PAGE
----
Game Review: Starforce Nova (Commodore 64, Mastertronic)

Starforce Nova, Commodore 64, Mastertronic - IC0194
  • 3/10
    Score - 3/10
3/10

Summary

Starforce Nova was reasonable on the Commodore 16 and Plus/4,  but porting it exactly as is to the Commodore 64, and making the gameplay worse by having constantly reducing energy, letters which are harder to shoot for the passwords, and the same flaws in the original not being addressed proved what Chris Harvey himself admitted – it was a quick rush job, and no wonder he hid his name under an alias. Even the good Mark Cooksey music cannot save it from being a game that you will soon forget about playing.

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Starforce Nova (or Star Force Nova as on the title screen) – just like the Commodore 16 and Plus/4 version, has a thinly veiled plot about being in the year 5112, and forced to evacuate Earth.  You are ace pilot Paul Squires, ready to protect from the perils of space in the unchartered wastes of the F Dimension.  It also has one notable difference on the cassette inlay – the catalogue number is in the Commodore 16 and Plus/4’s pink colour, and the remainder is the Commodore 64 red – and all copies I have seen seem to have that exact same anomaly.

How Wins the Pools

Chris Harvey, who programmed the Commodore 64 version, revealed that Mastertronic would only take on the Commodore 16 and Plus/4 version if a Commodore 64 version was forthcoming.  He also converted the game in two weeks, and used the alias F Dineage (aka Fred Dineage, presenter of television programmes such as How), and part of TPCC, The Poolswinner Coding company.  The title screen does have a nice piece of Mark Cooksey music playing, and you do have the option for sound effects or music during gameplay, which is at least something. It is only when you start the game that you soon realise just how much of a rushed job the conversion is, and with some gameplay elements tweaked to be even less appealing.

I Feel (No) Love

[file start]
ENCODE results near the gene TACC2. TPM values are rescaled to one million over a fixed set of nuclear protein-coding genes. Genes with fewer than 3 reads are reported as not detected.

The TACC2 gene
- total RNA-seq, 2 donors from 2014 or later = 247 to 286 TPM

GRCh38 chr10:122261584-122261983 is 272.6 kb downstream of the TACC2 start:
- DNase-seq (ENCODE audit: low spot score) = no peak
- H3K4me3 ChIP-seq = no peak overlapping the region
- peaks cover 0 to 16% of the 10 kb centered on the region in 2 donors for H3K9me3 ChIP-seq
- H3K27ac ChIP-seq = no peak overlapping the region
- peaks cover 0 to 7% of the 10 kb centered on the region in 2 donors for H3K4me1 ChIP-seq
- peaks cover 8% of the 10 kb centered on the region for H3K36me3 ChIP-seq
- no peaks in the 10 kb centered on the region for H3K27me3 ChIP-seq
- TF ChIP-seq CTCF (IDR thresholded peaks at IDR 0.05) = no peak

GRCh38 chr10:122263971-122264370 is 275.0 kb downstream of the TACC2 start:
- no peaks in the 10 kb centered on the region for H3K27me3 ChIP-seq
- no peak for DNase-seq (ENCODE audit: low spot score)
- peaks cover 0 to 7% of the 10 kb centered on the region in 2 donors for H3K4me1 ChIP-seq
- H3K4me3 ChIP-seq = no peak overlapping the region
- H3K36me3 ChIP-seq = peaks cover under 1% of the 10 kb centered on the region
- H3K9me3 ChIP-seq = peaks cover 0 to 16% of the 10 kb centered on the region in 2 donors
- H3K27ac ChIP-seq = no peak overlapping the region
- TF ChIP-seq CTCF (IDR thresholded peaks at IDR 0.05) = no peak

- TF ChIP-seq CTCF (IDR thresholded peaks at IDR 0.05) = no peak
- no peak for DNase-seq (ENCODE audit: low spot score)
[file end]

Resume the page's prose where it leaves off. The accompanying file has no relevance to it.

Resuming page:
If you have selected music to play during the game, then Mark Cooksey’s version of Donna Summer’s I Feel Love plays here, which although it is a good version, does feel a little out of place with the game.  Chris Harvey explained he was a DJ as one of his moonlighting jobs, and would play that specific version that Mark covered, hence the appearance in the game.  That does at least give the game some impetus, but sadly even with the smooth scrolling and better-defined enemies, all the flaws of the original are here.

This includes the fact that being trapped behind a wall will result in the loss of all your energy and death, and playing the game more, you notice that your energy constantly reduces, even if you are just flying along and not actually being shot by any enemy whatsoever.  This is not helpful, despite the question mark bonuses giving you some energy back, as you are constantly trying to risk for those bonuses instead of heading through the level to get to the bonus section.  The colours also appear more washed out for some reason and feels less appealing graphically and just feels even more a poor Uridium lookalike.

Jack Names the Planets

At the end of each level, there is a bonus section. Again, the question mark bonuses appear more often and with some careful shooting you can top up that all important energy.  A series of letters will appear, and you need to shoot these, in the right order, to complete a password to exit the level.  These letters in this version can also shoot at you on occasion making the game even more difficult.  One other difference here is that you realise that the end of level passwords are all related to the solar system, the first level being Mars, with Earth, Venus, Saturn, Uranus, and The Sun following onwards.  One thing which should have been fixed in this version, but was not, is that if you do shoot one wrong letter, the whole password resets, which is not really a positive.

Levelling Up

There are six levels in all, the same number as the Commodore 16 and Plus/4 version.  Considering the levels are the same length and layout, and there was no extra effort to add more levels of even change the layouts, that really does smack of being a very quick and dirty port all round to be honest.  For some reason, your firepower seems even more weedy, even if you pick up the bonus that gives you the A in the status bar for more firepower, and that does not help the game flow and the gameplay either.

The sound effects are basic and not quite fitting somehow, and does make the game feel rather empty compared to having the music on.  It would have been nice as an option to have music and effects, or even a difficulty level tweak so that you could have more energy when shooting the question mark bonuses or even turn off collisions with the walls to make the game fairer.  As it stands, it can be a frustrating experience and you end up waiting at the bottom of the screen scrolling through to the bonus section.

Final Thoughts

Starforce Nova on the Commodore 64 is a very quick, dirty and lazy port of the Commodore 16 and Plus/4 original.  Although that original had flaws, there was a reasonable challenge to be had and was playable enough.  The fact your energy constantly reduces here on this version, coupled with the fact that there are no other discernible gameplay elements leads you to think just how much better the game could have been had more care and attention been put into it – say if the game was polished at the same level as the music.  Even though that music does not fit so well, at least it does give you an incentive to load up and listen, but that is all the entertainment long term.

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